The process of the present invention may be readily understood by reference to the drawing illustrating an embodiment of sarne.
Referring to the drawing, an aqueous purified brine of magnesium chloride or, alternatively, purified bischofite is introduced into boiling zone 20 by means of line 1. In zone 20 the magnesium chloride is concentrated to Iabout a 50 to 60 wt. percent preferably a 55 wt. percent magnesium chloride solution in water (MgCl2.4.2-4.4H2O) by boiling at a temperature of about 345 to 365 F., preferably at 355 F. at atmospheric pressure. Steam is withdrawn overhead from zone 20 by means of line 2. The partially dehydrated melt of magnesium chloride is withdrawn from zone 20 by means of line 6 and while maintaining the liquid state at about 355 F. passed through pump or equivalent means 7 and then sprayed into fiuid bed dryer zone 30 by means of line 8 and spray device 9.
The boiling zone 20 operates at atmospheric pressure and temperature is controlled at 355 F. to provide close to maximum removal of water (to about MgClzAlHgO) without encountering hydrolysis of magnesium chloride, and maintaining the efuent from zone 30 in the liquid phase. This is the most economical mode of operation. Control of temperature at very close to 355 F. is critical because at slightly higher, or lower, temperatures solid magnesium chloride hydrates form. A liquid effluent from 'the boiling zone 20 is required to carry out the subsequent spraying into Huid bed dryer 3G.
hydroxychloride and with The uidized particles in a conventional fluid bed zone 30 are anhydrous magnesium chloride particles. These particles are maintained in a fluidized condition by a tiuidizing HCl gas introduced into the bottom of zone 30 by means of line 11. HCl gas containing water is removed overhead from uid zone 30 by means of line 12 and passed into a cyclone or equivalent separator 13 wherein ne solid particles of anhydrous magnesium chloride are separated and returned to the bed by means of line 14. The wet HCl gas stream is removed from cyclone 13 by means of line 15 and passed into conventional HC1 drying unit 50 where water is removed from the HCl and anhydrous HCl is produced. Anhydrous HC1 is removed from zone 50 by means of line 16, passed through blower or equivalent device 17 and then introduced into the HCl heating furnace 60 by means of line 18 where the gas is heated to the desired temperature and recirculated to fluid bed zone 30. Water is removed from zone 50 by means of line 19.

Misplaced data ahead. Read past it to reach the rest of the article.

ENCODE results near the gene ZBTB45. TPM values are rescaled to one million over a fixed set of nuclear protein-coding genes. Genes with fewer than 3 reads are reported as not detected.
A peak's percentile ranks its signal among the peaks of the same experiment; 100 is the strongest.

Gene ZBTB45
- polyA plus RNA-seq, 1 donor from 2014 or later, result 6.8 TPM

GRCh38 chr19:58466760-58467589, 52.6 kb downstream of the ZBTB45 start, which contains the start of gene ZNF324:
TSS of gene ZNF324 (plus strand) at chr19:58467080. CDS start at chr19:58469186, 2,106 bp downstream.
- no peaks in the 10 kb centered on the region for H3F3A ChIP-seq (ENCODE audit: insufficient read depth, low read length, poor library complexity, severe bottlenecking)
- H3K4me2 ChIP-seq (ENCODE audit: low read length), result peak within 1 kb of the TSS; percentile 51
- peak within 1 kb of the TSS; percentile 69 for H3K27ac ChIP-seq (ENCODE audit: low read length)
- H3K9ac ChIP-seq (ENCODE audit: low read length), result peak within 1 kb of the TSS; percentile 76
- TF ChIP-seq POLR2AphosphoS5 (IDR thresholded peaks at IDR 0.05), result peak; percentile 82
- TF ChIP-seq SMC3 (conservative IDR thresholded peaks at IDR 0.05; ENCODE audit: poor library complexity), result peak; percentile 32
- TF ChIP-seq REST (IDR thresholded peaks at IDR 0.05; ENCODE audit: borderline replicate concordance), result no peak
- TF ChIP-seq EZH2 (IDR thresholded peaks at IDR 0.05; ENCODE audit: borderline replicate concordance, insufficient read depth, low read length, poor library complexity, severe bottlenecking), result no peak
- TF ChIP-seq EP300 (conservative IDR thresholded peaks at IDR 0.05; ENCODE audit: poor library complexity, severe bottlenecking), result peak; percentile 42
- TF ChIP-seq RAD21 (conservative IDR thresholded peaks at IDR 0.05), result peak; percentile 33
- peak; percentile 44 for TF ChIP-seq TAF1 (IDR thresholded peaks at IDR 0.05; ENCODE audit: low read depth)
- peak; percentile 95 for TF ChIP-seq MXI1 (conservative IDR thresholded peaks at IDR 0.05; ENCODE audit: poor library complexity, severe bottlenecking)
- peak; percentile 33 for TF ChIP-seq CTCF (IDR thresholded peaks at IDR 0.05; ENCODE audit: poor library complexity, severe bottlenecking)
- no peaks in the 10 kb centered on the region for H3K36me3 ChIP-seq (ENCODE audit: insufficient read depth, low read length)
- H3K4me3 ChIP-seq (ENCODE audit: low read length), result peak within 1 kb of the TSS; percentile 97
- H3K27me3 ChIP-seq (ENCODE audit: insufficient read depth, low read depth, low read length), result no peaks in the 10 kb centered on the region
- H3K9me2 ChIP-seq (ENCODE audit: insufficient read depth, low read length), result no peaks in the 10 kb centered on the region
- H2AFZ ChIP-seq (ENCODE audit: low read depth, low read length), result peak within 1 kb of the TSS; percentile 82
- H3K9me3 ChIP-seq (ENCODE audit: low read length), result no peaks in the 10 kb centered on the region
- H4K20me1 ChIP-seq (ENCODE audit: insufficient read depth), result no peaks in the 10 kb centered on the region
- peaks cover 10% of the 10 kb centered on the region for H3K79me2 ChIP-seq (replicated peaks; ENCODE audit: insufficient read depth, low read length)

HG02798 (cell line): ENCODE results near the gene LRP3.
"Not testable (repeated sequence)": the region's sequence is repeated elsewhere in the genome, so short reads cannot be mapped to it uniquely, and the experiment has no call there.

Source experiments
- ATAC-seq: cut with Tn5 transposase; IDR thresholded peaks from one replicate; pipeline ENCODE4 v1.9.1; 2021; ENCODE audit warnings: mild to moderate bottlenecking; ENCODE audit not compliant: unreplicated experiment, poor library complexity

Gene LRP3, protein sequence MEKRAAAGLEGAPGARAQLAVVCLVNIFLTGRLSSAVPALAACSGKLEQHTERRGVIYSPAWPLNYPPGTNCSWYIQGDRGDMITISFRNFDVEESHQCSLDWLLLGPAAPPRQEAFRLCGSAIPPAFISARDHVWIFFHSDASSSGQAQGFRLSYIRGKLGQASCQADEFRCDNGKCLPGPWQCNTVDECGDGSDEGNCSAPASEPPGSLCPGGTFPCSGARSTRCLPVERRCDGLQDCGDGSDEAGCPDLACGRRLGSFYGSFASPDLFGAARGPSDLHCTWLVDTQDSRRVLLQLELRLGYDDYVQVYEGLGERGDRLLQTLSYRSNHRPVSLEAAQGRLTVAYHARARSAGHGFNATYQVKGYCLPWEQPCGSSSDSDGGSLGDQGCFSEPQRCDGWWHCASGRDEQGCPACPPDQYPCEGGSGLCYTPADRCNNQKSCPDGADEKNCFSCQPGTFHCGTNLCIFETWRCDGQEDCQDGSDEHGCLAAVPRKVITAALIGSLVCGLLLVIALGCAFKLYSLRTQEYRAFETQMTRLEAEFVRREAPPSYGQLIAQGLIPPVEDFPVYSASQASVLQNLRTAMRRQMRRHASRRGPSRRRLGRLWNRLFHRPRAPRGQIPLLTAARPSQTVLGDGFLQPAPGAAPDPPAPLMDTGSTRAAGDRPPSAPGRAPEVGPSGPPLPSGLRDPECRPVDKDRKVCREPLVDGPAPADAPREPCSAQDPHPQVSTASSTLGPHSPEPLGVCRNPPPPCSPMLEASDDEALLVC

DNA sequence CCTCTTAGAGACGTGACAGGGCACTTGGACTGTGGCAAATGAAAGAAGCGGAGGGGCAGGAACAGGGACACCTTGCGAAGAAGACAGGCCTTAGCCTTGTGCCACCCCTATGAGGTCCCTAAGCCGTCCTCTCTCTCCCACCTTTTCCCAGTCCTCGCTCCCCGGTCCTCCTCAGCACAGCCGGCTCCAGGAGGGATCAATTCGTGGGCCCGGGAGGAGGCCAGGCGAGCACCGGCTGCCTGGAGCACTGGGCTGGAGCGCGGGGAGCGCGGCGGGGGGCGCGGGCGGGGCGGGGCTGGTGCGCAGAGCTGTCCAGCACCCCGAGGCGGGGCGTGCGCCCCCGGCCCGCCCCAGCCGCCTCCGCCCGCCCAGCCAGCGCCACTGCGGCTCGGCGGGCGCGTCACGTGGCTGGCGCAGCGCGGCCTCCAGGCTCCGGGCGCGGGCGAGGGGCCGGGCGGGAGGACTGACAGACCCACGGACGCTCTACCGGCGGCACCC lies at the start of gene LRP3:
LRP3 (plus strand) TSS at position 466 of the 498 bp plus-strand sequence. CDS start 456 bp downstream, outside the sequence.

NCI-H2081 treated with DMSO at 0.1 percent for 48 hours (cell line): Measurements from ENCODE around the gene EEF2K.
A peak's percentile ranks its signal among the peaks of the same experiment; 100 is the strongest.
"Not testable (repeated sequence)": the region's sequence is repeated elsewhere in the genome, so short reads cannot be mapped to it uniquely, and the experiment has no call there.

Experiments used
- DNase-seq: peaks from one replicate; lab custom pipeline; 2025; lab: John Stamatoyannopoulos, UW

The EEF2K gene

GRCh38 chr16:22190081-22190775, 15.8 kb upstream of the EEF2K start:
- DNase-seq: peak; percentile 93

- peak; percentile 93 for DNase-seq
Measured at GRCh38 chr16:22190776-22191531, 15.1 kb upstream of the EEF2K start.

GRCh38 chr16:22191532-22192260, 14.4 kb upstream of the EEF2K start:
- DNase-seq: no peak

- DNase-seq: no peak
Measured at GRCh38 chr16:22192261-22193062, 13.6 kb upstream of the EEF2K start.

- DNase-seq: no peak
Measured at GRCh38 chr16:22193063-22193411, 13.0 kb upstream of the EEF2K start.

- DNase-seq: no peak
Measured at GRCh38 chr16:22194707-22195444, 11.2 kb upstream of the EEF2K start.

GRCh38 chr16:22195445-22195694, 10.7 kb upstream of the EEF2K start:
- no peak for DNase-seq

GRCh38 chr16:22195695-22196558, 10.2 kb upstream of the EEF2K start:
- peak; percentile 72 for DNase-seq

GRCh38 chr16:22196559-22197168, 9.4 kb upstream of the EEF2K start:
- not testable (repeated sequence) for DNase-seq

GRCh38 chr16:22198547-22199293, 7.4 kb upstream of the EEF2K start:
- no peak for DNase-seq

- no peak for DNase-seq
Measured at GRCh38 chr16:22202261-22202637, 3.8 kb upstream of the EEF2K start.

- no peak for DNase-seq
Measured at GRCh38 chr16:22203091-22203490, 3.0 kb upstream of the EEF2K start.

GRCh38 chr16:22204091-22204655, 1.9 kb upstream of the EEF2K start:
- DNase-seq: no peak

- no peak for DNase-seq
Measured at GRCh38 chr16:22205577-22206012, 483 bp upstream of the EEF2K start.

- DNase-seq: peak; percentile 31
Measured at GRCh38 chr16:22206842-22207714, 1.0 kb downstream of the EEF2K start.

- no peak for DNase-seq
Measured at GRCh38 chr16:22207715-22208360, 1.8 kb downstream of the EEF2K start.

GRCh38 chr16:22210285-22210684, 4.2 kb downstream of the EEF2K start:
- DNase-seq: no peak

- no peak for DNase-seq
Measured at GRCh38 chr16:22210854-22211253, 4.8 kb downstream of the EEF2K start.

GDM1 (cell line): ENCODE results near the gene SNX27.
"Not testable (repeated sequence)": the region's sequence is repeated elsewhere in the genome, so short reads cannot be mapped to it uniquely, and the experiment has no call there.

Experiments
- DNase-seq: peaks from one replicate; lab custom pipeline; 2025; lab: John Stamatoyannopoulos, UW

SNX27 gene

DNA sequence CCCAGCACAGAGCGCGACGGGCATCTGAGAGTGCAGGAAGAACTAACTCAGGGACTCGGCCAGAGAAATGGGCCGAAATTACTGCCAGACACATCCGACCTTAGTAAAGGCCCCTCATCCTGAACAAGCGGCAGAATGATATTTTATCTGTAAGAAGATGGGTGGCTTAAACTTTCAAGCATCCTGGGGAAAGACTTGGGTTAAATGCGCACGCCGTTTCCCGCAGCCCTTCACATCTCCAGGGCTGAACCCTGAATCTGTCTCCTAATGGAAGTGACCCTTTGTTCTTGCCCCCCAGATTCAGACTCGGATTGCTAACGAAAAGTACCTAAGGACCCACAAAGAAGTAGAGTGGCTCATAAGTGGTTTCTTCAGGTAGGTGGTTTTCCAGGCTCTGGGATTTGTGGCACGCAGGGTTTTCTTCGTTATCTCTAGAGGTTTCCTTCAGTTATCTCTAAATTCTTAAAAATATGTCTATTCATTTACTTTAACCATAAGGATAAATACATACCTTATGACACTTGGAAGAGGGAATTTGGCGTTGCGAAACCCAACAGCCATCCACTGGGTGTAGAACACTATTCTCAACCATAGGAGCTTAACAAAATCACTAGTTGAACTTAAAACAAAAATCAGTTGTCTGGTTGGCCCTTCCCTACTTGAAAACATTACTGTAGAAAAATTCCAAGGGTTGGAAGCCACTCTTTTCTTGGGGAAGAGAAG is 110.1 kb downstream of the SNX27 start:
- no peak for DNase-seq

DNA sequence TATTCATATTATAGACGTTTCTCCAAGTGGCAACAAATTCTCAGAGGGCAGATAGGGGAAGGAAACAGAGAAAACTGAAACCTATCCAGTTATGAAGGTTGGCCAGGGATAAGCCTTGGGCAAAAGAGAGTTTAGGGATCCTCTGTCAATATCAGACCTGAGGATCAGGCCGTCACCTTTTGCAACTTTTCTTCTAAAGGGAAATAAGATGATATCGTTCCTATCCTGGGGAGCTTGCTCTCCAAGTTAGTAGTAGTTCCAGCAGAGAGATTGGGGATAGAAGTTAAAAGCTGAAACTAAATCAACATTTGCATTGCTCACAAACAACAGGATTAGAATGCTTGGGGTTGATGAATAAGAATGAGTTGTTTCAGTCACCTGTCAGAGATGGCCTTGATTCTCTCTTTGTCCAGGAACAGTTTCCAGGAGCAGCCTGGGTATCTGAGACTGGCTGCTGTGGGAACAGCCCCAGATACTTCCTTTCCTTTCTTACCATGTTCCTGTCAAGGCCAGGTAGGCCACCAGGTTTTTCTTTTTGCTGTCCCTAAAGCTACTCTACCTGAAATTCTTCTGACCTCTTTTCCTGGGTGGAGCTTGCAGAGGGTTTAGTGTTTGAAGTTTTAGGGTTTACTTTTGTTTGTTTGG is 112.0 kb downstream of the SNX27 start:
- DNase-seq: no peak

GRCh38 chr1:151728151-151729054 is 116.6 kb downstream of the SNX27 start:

Anhydrous magnesium chloride particles are removed from fluid zone 30 by means of line 10. Seed line particles of. magnesium chloride which act as growth centers are added to fluid bed zone 3) by means of line 21 t-o stabilize fluid bed particle size distribution. The lines are generated by breaking down part of the solid efiluent from the liuid bed in an attrition device 22 and are added to the liuid bed. The particle sizes may vary appreciably but are generally in the range from about 50-300 microns as, for example, 175 to 225 microns, preferably about 200 microns. As pointed out heretofore, it is essential that the lm of liquid magnesium chloride deposited on the particles should be relatively thin, not exceeding about 20 microns and preferably having a film thickness in the range of about 3-10 microns, such as about .5 microns.
The anhydrous magnesium chloride withdrawn from zone 30 is preferably passed to a salt fusion furnace 80 wherein the same is contacted with hot hydrochloric gas introduced by means of line 23. This gas was withdrawn from zone by means of line 24 and recycled to the HCl drying unit 50. The partial pressure of HC1 to water in zone 80 (K4) should be below about 11.2 since the temperature maintained in zone 80 is in the range of about 1320 to 1350 F., preferably about 1325 F. A high quality, molten, anhydrous magnesium chloride is withdrawn from zone 80 by means of line 25 and passed to an electrolytic cell.